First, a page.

In 1915, Winston Churchill (then First Lord of the Admiralty) suggested to Greece to take action in Dardanelles on behalf of the allies. Venizelos saw this as an opportunity to bring the country on the side of the Entente in the conflict. However the King disagreed and Venizelos submitted his resignation on 21 February 1915. Venizelos' party won the elections and formed a new government.

Even though Venizelos promised to remain neutral, after the elections of 1915, he said that Bulgaria's attack on Serbia, with which Greece had a treaty of alliance, obliged him to abandon that policy. The dispute between Venizelos and the King reached its height shortly after that and the King invoked a Greek constitutional provision that gave the monarch the right to dismiss a government unilaterally. Meanwhile, using the excuse of saving Serbia, in October 1915, the Entente disembarked an army in Thessaloniki.

The dispute continued between the two men, and in December 1915 Constantine forced Venizelos to resign for a second time and dissolved the Liberal-dominated parliament, calling for new elections. Venizelos left Athens and moved back to Crete. Venizelos did not take part in the elections, as he considered the dissolution of Parliament unconstitutional.

On 26 May 1916 the Fort Rupel (a significant military fort in Macedonia) was unconditionally surrendered by the royalist government to Germano-Bulgarian forces. This produced a deplorable impression. The Allies feared a possible secret alliance between the royalist government and Central Powers placing in grave danger of their armies in Macedonia. On the other hand, the surrender of Fort Rupel for Venizelos and his supporters meant the beginning of the destruction of Greek Macedonia. Despite German assurances that the integrity of the Kingdom of Greece would be respected they were unable to restrain the Bulgarian forces, which had started dislocating the Greek population, and by 4 September Kavala was occupied.

On 16 August 1916, during a rally in Athens, and with the support of the allied army that had landed in Thessaloniki under the command of General Maurice Sarrail, Venizelos announced publicly his total disagreement with the Crown's policies. The effect of this was to further polarize the population between the royalists (also known as anti-Venezelists), who supported the crown, and Venizelists, who supported Venizelos. On 30 August 1916, Venizelist army officers organized a military coup in Thessaloniki, and proclaimed the "Provisional Government of National Defence". Venizelos along with Admiral Pavlos Kountouriotis and General Panagiotis Danglis agreed to form a provisional government and on 9 October they moved to Thessaloniki and assumed command of the National Defence to oversee the Greek participation in the allied war effort. The triumvirate, as the three men became known, had formed this government in direct conflict with the Athens political establishment. There they founded a separate "provisional state" including Northern Greece, Crete and the Aegean Islands, with the support of the Entente. Primarily, these areas comprised the "New Lands" won during the Balkan Wars, in which Venizelos enjoyed a broad support, while "Old Greece" was mostly pro-royalist. The National Defence government started assembling an army for the Macedonian front and soon participated in operations against the Central Powers forces.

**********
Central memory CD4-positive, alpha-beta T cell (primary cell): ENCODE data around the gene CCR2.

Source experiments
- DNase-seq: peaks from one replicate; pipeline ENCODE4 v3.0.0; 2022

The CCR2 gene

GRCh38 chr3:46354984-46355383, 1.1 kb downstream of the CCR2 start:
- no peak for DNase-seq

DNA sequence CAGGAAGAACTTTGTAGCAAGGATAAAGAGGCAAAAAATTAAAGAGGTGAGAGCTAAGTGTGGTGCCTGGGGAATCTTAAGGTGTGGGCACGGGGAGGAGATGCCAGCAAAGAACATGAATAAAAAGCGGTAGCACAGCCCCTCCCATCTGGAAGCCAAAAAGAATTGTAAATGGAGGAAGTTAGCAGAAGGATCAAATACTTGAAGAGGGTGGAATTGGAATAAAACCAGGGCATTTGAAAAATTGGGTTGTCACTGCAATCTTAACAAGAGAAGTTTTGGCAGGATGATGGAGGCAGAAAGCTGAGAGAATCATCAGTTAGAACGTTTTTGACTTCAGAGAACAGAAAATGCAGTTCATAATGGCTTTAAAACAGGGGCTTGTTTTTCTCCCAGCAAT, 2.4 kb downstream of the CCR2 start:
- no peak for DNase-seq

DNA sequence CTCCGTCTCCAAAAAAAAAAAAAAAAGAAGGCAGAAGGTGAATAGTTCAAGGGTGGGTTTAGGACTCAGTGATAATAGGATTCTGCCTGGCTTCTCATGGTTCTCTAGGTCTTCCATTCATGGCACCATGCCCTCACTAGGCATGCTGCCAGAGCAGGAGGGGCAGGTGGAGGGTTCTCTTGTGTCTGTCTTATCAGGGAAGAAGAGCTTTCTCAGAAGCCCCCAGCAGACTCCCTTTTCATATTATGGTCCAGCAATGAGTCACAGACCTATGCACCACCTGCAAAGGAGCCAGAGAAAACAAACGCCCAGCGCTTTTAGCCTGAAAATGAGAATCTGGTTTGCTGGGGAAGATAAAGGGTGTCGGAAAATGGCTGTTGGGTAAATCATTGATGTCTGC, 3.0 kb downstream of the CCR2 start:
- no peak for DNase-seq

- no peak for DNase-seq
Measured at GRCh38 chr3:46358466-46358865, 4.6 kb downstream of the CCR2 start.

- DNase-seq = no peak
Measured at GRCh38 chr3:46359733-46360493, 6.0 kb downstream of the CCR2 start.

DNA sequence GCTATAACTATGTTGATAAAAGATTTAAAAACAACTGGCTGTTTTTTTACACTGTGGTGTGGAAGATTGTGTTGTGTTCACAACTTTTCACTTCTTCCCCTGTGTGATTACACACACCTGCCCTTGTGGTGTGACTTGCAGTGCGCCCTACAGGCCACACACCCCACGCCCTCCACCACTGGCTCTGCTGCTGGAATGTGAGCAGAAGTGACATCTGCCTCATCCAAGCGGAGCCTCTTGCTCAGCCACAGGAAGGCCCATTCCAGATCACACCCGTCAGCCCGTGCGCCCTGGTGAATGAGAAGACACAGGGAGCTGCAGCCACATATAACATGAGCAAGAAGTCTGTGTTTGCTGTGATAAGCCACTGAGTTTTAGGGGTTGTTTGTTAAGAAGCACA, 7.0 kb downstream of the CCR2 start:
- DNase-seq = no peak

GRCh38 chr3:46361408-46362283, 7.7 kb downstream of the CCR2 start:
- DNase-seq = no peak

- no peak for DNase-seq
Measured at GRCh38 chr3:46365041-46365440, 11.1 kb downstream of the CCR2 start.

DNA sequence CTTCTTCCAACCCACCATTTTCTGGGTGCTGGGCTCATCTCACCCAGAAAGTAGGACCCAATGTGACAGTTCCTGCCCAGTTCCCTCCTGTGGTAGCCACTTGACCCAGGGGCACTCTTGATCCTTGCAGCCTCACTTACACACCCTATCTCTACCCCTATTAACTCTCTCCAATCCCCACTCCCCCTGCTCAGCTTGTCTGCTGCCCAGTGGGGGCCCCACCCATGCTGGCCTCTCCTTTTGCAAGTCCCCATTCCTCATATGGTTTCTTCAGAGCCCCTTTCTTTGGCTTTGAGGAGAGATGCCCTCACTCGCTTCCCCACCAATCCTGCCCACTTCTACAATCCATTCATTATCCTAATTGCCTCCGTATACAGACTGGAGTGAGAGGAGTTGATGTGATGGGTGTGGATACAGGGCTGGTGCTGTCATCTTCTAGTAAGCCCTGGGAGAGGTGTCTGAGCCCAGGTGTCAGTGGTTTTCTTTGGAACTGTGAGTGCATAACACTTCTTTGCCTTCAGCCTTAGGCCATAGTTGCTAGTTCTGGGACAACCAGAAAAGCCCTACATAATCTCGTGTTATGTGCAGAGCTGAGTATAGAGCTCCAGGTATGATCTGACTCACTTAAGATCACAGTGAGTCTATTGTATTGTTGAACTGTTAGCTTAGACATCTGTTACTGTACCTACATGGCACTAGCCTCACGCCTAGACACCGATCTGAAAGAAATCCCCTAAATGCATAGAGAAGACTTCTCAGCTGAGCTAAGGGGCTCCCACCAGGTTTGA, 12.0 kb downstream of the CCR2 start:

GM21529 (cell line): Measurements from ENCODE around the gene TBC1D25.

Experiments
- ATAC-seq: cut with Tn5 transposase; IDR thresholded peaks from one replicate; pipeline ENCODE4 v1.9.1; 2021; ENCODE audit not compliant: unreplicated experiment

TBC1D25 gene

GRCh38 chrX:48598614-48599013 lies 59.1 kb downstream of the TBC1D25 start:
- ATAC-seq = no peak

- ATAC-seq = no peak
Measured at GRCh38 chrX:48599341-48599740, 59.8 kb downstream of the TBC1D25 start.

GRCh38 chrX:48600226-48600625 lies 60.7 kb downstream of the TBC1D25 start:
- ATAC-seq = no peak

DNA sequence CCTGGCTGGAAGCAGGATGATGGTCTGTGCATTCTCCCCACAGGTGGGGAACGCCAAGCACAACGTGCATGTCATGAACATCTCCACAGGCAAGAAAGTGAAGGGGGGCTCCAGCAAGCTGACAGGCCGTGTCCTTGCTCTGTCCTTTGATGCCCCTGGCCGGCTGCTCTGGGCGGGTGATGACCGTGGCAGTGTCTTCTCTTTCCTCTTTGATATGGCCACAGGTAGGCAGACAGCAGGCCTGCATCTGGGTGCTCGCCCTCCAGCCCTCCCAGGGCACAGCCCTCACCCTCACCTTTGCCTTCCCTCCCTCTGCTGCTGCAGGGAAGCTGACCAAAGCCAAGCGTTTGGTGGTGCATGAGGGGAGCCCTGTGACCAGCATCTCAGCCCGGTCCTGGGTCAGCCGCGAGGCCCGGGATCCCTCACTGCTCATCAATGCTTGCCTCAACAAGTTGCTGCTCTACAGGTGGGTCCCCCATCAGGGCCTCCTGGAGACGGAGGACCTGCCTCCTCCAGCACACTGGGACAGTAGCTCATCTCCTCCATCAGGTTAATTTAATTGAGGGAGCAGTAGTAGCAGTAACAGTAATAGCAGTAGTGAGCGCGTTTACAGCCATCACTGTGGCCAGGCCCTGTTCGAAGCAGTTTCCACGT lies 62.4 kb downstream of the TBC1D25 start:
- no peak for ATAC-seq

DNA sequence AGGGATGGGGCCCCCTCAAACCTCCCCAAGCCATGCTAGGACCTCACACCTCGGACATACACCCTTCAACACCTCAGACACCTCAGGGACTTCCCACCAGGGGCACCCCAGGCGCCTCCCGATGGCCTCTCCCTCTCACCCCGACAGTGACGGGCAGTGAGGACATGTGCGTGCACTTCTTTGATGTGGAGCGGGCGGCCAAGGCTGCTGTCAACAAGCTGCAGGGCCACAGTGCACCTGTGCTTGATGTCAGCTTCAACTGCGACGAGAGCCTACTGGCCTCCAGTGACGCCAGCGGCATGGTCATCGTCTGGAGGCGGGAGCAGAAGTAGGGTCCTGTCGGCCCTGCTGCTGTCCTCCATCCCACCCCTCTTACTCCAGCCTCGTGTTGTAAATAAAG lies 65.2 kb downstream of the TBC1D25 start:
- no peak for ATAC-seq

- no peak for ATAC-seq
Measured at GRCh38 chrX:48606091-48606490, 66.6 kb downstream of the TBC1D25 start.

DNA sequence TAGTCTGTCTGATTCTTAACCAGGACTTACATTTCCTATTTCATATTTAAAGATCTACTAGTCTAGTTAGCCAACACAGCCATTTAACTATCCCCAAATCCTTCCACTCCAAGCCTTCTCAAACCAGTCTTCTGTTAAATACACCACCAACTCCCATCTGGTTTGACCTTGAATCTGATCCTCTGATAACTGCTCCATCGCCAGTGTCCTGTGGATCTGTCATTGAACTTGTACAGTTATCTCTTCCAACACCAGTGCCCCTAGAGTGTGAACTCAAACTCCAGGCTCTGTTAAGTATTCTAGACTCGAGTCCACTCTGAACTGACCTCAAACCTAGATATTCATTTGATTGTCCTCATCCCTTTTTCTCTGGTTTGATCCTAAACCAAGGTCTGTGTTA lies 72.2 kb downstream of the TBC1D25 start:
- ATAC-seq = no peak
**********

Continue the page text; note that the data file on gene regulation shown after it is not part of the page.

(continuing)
In the following months after the creation of provisional government in Thessaloniki in late August, negotiations between the Allies and king intensified. The Allies wanted further demobilisation of the Greek army as a counterbalance of the unconditional surrender of Fort Rupel by the royalist government and military evacuation of Thessaly to insure the safety of their troops in Macedonia. On the other hand, the king wanted assurances that the Allies would not officially recognise Venizelos' provisional government or further support it, guarantees that Greece's integrity and neutrality would be respected, and a promise that any war material surrendered to the Allies would be returned after the war.

The Franco-British use of Greece's territory in co-operation with the Venizelos government, throughout 1916 was opposed in royalist circles and therefore increased the Constantine's popularity, and caused much excitement and several anti-Allied demonstrations took place in Athens. Moreover, a growing movement had been developed in the army among lower officers, led by military officers Ioannis Metaxas and Sofoklis Dousmanis, determined to oppose disarmament and the surrender of any war materials to the Allies.